Benzodiazepines are not recommended by many medical practitioners. They take 30 minutes to an hour to act, by which time the panic attack would have subsided by itself, and they are highly addictive.
2. “First-aid”. Relax. Options that you may have when on the ground, like going for a walk outside, are clearly not available to you when you are in the air, which can greatly heighten the tension of the experience. If you feel the beginnings of a panic attack, close your eyes. Breathe in and out deeply a few times. Try to relax any areas of your body in which there is muscular tension. If you are travelling with a loved one, get them to massage the back of your neck. Physical contact is a deep-seated need in humans and appropriate physical contact can provide silent reassurance. Hugging or grabbing the hands of strangers will create additional problems of a different kind.
3. Think positive thoughts. Having a Polly-Anna outlook on life is not what we mean. When you are experiencing a panic attack, imagine being in a happy, peaceful place. What is important is that you must push your thoughts in a positive direction. By thinking about something nice, you drive out the anxious thoughts, at least for a while.
4. Eliminate sources of anxiety. This is something that you can only do before or after the attack, not during one. In fact if you try address these causes during an attack you are likely to just make it worse. If you are going through a crisis in your life then you probably need to get help with that rather than looking at the travel aspects – it is best to attend to root causes. And you may need professional help with that.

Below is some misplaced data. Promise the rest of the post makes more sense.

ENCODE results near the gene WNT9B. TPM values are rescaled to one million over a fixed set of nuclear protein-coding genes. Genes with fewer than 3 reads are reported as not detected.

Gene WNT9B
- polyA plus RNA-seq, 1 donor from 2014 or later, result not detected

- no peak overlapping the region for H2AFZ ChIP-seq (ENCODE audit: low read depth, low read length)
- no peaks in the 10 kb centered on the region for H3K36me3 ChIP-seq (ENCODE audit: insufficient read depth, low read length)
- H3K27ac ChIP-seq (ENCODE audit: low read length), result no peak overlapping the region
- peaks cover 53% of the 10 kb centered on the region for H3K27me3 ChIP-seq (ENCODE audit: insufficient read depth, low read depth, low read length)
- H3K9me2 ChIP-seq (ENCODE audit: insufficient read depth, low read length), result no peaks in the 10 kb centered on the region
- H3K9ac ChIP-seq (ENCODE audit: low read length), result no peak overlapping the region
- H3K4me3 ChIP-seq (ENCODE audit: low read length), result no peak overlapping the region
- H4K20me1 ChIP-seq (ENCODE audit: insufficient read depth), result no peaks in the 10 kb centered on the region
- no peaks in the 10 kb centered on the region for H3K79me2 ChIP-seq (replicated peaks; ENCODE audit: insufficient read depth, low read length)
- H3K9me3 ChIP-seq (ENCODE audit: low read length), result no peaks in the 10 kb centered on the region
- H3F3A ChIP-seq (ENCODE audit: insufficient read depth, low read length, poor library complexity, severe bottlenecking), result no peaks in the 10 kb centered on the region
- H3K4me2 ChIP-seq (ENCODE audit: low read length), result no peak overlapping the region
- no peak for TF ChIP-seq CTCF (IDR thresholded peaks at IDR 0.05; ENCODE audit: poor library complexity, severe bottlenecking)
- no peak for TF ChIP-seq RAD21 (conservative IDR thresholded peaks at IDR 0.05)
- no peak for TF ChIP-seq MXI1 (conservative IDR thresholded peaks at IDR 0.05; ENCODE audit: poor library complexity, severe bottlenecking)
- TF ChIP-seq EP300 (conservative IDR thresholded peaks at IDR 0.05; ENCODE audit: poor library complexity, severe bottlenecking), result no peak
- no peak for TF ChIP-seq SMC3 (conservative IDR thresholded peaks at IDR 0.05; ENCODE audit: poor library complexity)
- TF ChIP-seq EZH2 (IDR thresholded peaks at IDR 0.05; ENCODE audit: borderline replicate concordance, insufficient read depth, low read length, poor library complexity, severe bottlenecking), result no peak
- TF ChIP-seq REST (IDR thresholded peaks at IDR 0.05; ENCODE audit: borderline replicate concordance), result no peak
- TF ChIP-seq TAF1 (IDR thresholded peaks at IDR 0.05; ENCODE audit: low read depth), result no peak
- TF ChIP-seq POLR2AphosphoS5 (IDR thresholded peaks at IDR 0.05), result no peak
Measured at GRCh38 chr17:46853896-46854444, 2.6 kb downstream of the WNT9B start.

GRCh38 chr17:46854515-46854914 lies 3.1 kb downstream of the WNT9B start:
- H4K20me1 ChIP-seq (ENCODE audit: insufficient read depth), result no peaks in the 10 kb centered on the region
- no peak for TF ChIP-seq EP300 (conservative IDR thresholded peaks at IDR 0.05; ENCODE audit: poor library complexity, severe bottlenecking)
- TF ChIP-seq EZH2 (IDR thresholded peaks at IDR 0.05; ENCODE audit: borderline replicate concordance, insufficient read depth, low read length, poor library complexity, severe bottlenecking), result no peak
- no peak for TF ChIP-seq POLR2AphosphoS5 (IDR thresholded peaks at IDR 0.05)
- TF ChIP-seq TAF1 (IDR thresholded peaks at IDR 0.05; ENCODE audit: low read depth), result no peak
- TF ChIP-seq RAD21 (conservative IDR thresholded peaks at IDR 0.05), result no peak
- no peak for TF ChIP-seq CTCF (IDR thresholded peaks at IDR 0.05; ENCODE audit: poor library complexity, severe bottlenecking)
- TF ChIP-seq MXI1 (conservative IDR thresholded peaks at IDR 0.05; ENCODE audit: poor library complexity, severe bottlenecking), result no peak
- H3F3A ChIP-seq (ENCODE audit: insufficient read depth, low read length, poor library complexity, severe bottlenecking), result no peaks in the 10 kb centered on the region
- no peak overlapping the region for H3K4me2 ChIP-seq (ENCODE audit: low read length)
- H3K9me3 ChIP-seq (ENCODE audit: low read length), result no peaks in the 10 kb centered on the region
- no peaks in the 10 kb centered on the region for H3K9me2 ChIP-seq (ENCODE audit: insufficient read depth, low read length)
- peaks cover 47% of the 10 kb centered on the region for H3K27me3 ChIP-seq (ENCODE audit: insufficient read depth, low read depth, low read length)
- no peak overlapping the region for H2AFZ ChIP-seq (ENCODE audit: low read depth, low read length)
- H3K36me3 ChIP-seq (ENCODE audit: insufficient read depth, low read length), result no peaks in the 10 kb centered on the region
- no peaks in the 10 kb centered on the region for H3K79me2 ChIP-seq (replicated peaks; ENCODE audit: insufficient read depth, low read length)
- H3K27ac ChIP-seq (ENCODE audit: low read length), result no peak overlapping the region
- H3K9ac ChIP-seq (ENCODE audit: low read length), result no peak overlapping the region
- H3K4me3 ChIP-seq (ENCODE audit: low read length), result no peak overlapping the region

If the source of anxiety is the travel itself then you are already doing something useful about it by reading DIY Travel Expert. Understanding the symptoms is a good starting point. We also have articles that explain what is happening during various stages of the flight and considerations as to how you can ensure your personal safety. Knowledge about flight operations is one established way of fighting fear of flying.
Psychologists specialising in travel anxiety are likely to use two approaches: cognitive behavioural therapy or exposure therapy. Cognitive behavioural therapy unpacks the thinking and behaviours that lead to the attack and help you to understand your fears in a realistic way. Reading our series of articles on fear of flying and anxiety will provide much information that can assist with this.
Exposure therapy typically means taking a course in which you are shown around the aircraft, get to sit in it when it is not going to go anywhere and gradually desensitise yourself to your fears. The good news is that this is not needed for most people.